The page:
In a dozen years broadcasting minor league baseball I was privileged to broadcast two games that went 17 innings or more, and only two triple plays. Yesterday the Dodgers beat the Padres 9-5 in 17, and I attended a minor league game featuring a triple play. Not only that, but in the manner of Babe Ruth maybe calling his shot, I called that triple play. In Bridgewater, NJ the Somerset Patriots of the independent Atlantic League were hosting the Long Island Ducks. In the top of the fifth, the Patriots’ radio broadcaster had a guest on the air with him. Because of my blindness I have a hard time knowing what’s going on when there’s a guest in the booth, since the announcer usually lets the guest say his bit rather than calling the game. I won’t criticize this tactic in case some announcer has an idea of inviting me onto his broadcast to promote my upcoming book. Anyway, the Ducks put two men on to start the inning. So, assuming the guest would only be on during their half of the inning I started saying, “Let’s get a triple play here.”
Meantime my brother-in-law was saying “Let’s get a 3-run home run,” as the Ducks’ hitter was ex-met Ruben Gotay and my brother-in-law is a major Mets fan. Incredibly enough Gotay hit one to third for one out, the third baseman tagged third for the second out and threw to second. In past years that would have been all, because the runner was safe at second. But the runner from first was called out on a questionable slide. A triple play.
The 17-inning Dodgers-Padres game will take longer to describe, as it did to play. The two of those I covered were both in 1995 and happened within 5 weeks, one going 19 and one going 17. Early on it appeared the teams hadn’t brought their bats along, as the Pirates got no hits in 4 innings off Kenta Maeda and the Dodgers didn’t score in the first 5 innings. But their bats arrived with a vengance starting in the home fifth when 4 Padres scored. First up, Christian Bethancourt singled home Melvin Upton JR. With the bases full, Will Myers cleared them with a wind-aided pop fly 3-bagger to make it 4-0 Padres. The Dodgers nearly tied it in the visiting sixth, putting 3 up. Then Justin Turner homered in the 7th and Howie Kendrick followed suit in the 8th, making it look like the visitors might take their first win in the series in the regulation 9. But in the home 8th, with Will Myers aboard Melvin Upton JR. tripled him home to level the game at 5. Then things got strange. To start with in the 9th, Yasiel Puig who has never been known for his common sense on the base paths stood stock still on second as A. J. Ellis tried to sacrifice him over to third.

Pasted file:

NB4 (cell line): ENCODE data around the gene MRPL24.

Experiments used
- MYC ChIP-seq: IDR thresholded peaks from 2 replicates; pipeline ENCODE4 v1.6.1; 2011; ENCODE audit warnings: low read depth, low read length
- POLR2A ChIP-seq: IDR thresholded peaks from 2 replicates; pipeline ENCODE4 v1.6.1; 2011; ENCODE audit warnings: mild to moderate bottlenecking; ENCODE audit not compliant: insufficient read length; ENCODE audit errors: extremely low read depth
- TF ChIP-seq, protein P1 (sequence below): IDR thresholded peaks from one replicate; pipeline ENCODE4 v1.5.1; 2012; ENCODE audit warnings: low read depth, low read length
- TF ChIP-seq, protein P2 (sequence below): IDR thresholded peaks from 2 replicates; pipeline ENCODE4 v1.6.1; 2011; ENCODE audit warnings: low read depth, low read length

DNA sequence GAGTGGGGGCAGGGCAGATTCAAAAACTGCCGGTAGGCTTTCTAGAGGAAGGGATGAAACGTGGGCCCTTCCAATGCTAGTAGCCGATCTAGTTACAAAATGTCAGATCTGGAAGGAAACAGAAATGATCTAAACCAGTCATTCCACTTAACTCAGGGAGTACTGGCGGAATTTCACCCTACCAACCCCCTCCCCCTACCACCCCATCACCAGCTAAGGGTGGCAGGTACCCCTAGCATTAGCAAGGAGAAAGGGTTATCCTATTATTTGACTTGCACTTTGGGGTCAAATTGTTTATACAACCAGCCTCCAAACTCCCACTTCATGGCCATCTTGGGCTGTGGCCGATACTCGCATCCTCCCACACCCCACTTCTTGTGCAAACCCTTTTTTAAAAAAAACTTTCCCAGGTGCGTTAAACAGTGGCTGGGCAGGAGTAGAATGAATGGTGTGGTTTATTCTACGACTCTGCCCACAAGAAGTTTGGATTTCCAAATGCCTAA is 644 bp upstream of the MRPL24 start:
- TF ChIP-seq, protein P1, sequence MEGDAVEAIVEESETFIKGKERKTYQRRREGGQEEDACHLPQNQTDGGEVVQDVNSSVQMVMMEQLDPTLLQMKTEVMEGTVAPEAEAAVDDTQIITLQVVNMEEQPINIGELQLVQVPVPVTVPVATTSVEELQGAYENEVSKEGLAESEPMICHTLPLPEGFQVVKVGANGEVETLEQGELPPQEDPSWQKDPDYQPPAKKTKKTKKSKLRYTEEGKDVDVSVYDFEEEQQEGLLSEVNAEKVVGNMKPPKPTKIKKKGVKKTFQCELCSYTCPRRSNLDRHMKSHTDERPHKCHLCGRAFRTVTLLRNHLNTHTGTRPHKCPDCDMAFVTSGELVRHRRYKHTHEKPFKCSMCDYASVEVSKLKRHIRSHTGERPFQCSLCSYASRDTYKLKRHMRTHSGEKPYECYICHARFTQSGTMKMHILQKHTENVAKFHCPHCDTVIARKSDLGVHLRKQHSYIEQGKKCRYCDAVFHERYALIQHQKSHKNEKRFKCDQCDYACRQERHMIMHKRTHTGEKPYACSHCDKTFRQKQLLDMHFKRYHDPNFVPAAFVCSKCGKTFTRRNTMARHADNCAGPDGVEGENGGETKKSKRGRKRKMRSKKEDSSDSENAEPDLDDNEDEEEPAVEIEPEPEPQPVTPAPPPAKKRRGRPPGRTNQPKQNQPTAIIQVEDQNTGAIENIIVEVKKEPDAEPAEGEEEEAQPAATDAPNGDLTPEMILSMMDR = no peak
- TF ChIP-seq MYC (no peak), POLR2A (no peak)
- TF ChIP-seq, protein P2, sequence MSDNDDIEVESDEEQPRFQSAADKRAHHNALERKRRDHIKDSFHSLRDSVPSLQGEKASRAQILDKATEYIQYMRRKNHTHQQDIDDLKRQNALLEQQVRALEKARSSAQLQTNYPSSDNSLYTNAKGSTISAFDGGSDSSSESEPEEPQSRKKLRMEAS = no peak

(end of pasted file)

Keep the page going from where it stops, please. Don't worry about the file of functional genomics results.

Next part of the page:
Ellis was thrown out and the million-dollar bat with the two cent belfry stood there on second like a lawn flamingo. In the 13th reliever J. P. Howell batted for himself, and two innings later Clayton Kershaw came up as a pinch-hitter.
Neither could channel their inner Bartolo Colon unfortunately for the Dodgers. In the 17th, the sprinkler system turned itself on at Petco. This isn’t unusual in the minors, but at a big league park it just shouldn’t happen even if the game goes longer than expected. Finally, in that same inning the Dodgers put up 4 runs for the 9-5 victory. Puig singled home Kendrick and Adrian Gonzalez and sending Jock Peterson to third from where he scored on a wild pitch that moved Puig up 90 feet. He would ultimately score on a fielder’s choice by Carl Crawford.
As long as the game was, it was nowhere close to the Dodgers’ franchise record. In 1920 when they played in Brooklyn they engaged the Boston Braves for 26 innings in Boston. The result-a 1-1 tie. As the Los Angeles Dodgers, the record is 22 innings. The Padres’ have twice lasted 21 innings, once each in 1971 and 1977.
There’s an afternoon game today if you have the ability or the inclination to watch it. The Rockies will face the Pirates in pittsburgh at 12:35 PM Eastern. Later there will be what used to be called a twi-night doubleheader, starting at 5:10 PM in Chicago between the Indians and the White Sox. The Mets hope to do better in Washington than they did when the Nats came to Citi Field last week. Bartolo Colon who lost the final game of that series faces Gio Gonzalez of the Nats. If anything, the Mets have some momentum after sweeping the Brewers. But momentum is only as good as your next day’s starter and Colon looked awful against the Nats on a day when his off-field issues were splattered all over the New York papers. John Lackey of the Cubs faces his former teammates and their former ace Adam Wainwright tonight in St. Louis. If there’s a hope for the Dodgers after back-to-back extra inning games, it is that Clayton Kershaw faces the Reds tonight in Los Angeles. If he can’t give them length they badly need against an awful Reds team, who can? The Padres have to hope for a similar long outing from Drew Pomeranz as he faces Johnny Cueto of the Giants tonight in San Francisco.0